people
people

Memory Lane

Not many music fans can claim Beck as their career counselor, but that's exactly what he was to photographer Autumn de Wilde.

people/news
View Slideshow
"It was an intense period. Everyone wanted photos of Elliott — which was exciting and overwhelming. But I don't think it was exciting for him," says de Wilde of those few years, when Smith's star was on the rise. "He was definitely uncomfortable with the amount of attention that he was getting and what was required of him. He lost a lot of his anonymity and that must have been difficult for him."

It helped that de Wilde's working style is nonintrusive — something she picked up from her father, an amateur photographer who captured icons of his time such as The Mamas and the Papas, Jimi Hendrix and Ravi Shankar. (Some of his photographs recently were exhibited at Paris store Colette alongside those of his daughter). The relaxed practice has made her beloved by subjects like multimedia artist July.

"Autumn was the first photographer I felt comfortable with. It was like we were hanging out," says July, who has since been inducted into de Wilde's extended "family" and thereby introduced to the Mulleavy sisters, whose after-show party she hosted this past fashion week.

"You completely trust Autumn," says Laura Mulleavy. "She has the most calming effect."

The result of de Wilde's hang-loose approach was rolls and rolls of film of Smith, as well as one video, for his song "Son of Sam." Combined with the interviews, they reveal Smith as a deeply emotional artist as well as a jokester with a sentimental streak. "It was a very positive time, even though he had dark days," remembers de Wilde, who spoke to Smith's former bandmates and roommates as well as more famous friends over a period of a year. "I loved talking to [indie musician] Dorien Garry — when they both agreed that the one song that neither of them could listen to all the way through without crying was Phil Collins' 'Against All Odds.' That's what I loved about Elliott. He could be so ridiculous."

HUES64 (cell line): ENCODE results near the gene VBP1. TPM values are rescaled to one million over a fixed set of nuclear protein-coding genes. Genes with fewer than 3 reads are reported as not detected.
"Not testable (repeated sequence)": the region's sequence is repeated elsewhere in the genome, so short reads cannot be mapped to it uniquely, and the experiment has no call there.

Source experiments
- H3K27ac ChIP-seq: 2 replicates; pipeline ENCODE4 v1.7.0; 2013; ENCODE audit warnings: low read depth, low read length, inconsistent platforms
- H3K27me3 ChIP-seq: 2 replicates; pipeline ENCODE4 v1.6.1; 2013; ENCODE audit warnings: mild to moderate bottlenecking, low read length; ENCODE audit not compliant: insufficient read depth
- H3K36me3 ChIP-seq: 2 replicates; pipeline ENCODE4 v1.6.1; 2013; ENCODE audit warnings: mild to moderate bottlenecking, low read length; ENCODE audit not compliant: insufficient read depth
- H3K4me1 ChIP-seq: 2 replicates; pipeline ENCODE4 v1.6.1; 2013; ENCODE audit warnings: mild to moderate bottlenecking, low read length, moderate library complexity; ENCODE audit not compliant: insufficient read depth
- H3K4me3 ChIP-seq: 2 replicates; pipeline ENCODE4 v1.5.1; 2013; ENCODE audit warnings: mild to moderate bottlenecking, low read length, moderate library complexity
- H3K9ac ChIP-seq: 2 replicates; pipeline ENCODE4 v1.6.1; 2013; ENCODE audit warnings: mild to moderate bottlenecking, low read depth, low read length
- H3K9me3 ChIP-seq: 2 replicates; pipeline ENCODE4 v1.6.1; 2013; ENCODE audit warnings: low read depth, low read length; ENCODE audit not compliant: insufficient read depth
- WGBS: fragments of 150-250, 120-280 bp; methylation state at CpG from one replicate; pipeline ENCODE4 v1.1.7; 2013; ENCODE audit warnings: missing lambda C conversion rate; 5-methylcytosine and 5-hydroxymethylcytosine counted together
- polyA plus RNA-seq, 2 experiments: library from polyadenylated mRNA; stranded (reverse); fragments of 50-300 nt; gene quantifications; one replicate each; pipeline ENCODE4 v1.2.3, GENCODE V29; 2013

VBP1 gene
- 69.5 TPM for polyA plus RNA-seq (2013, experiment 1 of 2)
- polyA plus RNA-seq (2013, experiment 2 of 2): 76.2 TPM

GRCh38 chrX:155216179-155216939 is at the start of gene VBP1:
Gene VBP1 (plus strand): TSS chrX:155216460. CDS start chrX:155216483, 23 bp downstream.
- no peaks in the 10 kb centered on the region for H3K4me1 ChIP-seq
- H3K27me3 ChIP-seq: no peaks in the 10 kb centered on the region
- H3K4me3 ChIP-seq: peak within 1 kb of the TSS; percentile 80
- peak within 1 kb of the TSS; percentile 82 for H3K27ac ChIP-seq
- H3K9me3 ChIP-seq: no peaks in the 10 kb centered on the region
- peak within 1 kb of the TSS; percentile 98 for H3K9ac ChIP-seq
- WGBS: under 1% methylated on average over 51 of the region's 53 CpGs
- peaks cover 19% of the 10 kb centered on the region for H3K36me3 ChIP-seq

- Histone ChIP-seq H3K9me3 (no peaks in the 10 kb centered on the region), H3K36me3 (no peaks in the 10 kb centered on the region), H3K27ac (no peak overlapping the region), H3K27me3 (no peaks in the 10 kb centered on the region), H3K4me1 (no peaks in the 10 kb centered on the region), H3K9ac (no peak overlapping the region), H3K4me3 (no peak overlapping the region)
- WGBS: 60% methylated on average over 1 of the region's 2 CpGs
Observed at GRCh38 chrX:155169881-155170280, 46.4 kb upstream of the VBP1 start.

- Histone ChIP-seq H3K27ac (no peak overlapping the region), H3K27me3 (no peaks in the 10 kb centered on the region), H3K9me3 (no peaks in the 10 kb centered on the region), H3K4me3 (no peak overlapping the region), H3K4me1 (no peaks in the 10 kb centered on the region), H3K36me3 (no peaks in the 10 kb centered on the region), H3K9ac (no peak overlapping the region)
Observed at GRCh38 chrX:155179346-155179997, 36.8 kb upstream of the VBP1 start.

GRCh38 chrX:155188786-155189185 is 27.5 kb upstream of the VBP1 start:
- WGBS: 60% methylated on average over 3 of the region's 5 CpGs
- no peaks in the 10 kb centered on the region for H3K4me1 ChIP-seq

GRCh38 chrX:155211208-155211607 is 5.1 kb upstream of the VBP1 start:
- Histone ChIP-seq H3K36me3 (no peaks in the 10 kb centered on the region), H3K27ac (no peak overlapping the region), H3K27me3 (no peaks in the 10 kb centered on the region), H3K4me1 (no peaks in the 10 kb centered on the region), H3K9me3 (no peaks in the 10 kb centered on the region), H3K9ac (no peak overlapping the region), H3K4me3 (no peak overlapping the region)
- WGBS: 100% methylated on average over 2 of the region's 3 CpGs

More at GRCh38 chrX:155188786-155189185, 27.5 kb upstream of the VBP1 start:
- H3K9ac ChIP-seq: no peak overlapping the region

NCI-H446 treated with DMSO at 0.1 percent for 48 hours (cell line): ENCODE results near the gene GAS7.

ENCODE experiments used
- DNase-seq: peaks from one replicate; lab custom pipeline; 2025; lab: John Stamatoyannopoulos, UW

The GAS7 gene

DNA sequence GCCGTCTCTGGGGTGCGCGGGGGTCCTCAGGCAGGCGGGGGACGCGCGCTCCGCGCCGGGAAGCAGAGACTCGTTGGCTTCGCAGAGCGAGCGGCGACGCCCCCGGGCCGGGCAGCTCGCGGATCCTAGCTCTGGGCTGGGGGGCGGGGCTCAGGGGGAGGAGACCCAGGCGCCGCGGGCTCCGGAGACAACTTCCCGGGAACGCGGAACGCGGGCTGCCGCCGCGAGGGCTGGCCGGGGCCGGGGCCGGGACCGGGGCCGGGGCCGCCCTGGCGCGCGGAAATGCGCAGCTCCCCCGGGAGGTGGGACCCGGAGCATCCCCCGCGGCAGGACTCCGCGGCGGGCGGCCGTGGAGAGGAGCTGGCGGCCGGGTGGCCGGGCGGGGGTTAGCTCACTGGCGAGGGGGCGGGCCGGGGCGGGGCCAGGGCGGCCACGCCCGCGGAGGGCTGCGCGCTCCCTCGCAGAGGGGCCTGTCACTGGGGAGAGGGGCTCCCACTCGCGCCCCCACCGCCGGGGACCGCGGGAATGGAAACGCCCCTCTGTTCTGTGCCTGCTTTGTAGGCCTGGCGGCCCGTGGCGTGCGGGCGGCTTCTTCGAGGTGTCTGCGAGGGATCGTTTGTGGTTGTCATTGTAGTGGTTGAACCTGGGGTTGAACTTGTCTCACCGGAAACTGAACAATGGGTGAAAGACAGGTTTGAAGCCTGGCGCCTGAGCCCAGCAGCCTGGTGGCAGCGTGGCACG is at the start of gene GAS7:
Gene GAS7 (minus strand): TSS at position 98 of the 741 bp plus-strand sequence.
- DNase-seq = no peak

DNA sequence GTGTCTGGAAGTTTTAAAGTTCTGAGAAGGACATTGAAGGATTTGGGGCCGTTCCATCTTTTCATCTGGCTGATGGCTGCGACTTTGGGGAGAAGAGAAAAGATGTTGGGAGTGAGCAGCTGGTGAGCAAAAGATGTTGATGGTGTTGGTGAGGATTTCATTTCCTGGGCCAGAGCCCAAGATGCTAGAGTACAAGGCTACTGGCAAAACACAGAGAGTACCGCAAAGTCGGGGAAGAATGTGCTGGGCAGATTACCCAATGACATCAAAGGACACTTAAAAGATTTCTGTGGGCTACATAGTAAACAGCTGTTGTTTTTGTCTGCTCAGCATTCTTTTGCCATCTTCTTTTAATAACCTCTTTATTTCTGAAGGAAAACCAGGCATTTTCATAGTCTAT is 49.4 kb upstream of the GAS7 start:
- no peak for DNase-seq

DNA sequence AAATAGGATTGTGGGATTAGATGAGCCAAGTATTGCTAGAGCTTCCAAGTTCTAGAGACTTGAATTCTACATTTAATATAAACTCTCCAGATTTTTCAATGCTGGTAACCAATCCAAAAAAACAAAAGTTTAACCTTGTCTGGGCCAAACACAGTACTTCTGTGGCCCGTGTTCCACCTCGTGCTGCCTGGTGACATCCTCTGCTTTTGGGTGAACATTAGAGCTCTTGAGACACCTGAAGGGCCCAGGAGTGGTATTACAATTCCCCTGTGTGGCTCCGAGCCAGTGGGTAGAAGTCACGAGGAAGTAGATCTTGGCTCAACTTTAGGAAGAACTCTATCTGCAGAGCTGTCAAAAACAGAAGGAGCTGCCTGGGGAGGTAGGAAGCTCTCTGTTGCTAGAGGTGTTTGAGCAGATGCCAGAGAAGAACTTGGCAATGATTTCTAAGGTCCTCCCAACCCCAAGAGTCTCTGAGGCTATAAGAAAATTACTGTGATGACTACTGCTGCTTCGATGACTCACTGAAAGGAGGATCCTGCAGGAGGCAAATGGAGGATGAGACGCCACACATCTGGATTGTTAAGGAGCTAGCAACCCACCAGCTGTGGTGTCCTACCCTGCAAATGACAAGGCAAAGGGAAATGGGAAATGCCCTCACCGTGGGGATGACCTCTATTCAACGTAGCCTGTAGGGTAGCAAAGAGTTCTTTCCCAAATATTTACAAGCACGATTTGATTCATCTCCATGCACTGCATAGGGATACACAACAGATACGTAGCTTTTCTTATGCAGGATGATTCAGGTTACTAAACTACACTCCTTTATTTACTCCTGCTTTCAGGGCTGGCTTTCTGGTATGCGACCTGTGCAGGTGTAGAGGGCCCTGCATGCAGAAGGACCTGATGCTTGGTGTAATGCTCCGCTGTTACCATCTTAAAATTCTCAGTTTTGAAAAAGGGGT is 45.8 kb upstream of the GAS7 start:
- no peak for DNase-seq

But Smith's musical achievements — like an Oscar nomination for his "Good Will Hunting" song, "Miss Misery" — were countered by his drug addiction, which ultimately drove many of his old friends away.
View Slideshow
Page:  « Previous Next »
VIEW ARTICLE IN ONE PAGE
load comments

ADD A COMMENT

Sign in using your Facebook or Twitter account, or simply type your comment below as a guest by entering your email and name. Your email address will not be shared. Please note that WWD reserves the right to remove profane, distasteful or otherwise inappropriate language.
News from WWD
Newsletters

Sign upSign up for WWD and FN newsletters to receive daily headlines, breaking news alerts and weekly industry wrap-ups.

LatestPublications
getIsArchiveOnly= hasAccess=false hasArchiveAccess=false